The two obstacles that most strongly affect minerals development are competing land uses and growing concerns over the possible environmental degradation associated with mining. Domesticated land has replaced much of Earth’s original land cover, as illustrated in Fig. 1.

Unanticipated and therefore unplanned growth in mineral exploration and development, especially in sensitive ecosystems, can further fragment and destroy habitats required for key plant and animal communities, thereby degrading and threatening overall ecosystem health. Increasingly, human populations and their activities, such as mining, “are disturbing species and their habitats, disrupting natural ecological processes, and even changing climate patterns on a global scale,” according to a 1998 report by the President’s Committee of Advisors on Science and Technology (PCAST). A 1998 article in Science by biologist Jane Lubchenco echoes this concern: “We are modifying physical, chemical and biological systems in new ways, at faster rates, and over larger spatial scales than ever recorded on Earth.”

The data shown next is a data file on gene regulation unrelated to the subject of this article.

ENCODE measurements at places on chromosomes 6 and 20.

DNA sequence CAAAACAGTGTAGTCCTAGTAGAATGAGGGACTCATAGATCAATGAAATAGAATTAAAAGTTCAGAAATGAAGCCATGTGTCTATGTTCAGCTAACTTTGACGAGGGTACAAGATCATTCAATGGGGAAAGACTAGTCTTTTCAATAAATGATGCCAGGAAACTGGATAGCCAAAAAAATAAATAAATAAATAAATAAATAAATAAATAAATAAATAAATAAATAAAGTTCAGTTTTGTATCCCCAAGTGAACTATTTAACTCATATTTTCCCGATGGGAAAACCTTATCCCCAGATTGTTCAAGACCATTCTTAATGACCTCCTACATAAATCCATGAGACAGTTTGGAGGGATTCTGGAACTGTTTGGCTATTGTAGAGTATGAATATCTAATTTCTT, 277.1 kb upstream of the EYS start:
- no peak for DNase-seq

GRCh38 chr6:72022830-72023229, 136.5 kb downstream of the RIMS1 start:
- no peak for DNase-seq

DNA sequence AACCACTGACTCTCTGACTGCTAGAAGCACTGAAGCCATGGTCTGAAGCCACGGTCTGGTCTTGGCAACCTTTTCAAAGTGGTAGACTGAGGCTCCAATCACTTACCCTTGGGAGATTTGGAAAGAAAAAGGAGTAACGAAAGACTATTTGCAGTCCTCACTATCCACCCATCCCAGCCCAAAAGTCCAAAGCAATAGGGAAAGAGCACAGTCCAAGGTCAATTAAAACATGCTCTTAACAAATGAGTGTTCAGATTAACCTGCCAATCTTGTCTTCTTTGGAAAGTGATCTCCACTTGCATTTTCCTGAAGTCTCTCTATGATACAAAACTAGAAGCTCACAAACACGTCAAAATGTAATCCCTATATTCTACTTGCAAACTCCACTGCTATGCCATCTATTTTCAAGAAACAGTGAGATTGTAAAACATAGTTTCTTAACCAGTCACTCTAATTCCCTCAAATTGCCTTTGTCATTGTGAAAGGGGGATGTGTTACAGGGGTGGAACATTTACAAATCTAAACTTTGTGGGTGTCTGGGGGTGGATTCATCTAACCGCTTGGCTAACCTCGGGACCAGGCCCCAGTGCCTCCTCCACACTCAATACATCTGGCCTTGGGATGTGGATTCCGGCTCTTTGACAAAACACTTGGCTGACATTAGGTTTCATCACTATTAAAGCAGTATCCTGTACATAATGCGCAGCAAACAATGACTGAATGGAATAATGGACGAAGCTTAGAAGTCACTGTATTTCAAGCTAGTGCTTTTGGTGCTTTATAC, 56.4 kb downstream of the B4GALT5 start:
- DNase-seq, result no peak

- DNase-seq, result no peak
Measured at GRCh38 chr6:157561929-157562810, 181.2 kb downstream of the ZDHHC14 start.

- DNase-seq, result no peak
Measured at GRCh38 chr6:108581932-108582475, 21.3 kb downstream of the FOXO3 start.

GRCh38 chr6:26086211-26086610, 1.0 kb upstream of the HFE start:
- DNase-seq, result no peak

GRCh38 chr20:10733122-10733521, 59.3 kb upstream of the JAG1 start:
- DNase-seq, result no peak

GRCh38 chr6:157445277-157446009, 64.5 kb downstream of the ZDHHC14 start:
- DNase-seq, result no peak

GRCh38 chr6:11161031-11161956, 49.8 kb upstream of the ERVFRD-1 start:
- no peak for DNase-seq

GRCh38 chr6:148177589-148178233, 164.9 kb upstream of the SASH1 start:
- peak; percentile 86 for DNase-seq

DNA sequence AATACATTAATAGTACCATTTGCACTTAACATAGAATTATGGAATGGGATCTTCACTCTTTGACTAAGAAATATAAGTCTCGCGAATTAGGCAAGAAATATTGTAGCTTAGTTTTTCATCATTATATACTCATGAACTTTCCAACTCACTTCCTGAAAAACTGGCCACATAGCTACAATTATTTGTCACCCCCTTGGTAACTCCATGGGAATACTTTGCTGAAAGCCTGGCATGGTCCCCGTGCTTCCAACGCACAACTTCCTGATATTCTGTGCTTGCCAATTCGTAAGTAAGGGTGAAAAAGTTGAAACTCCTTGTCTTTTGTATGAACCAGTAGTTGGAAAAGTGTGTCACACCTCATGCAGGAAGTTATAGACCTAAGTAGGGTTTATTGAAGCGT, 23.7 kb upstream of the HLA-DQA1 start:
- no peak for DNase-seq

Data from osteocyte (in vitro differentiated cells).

A troubled image

What is the one thing the average citizen is most likely to have heard and believe about mining?

Is it that we are running out of nonfuel minerals and we are all going to die? Probably not. Global supplies of nonfuel minerals are adequate now.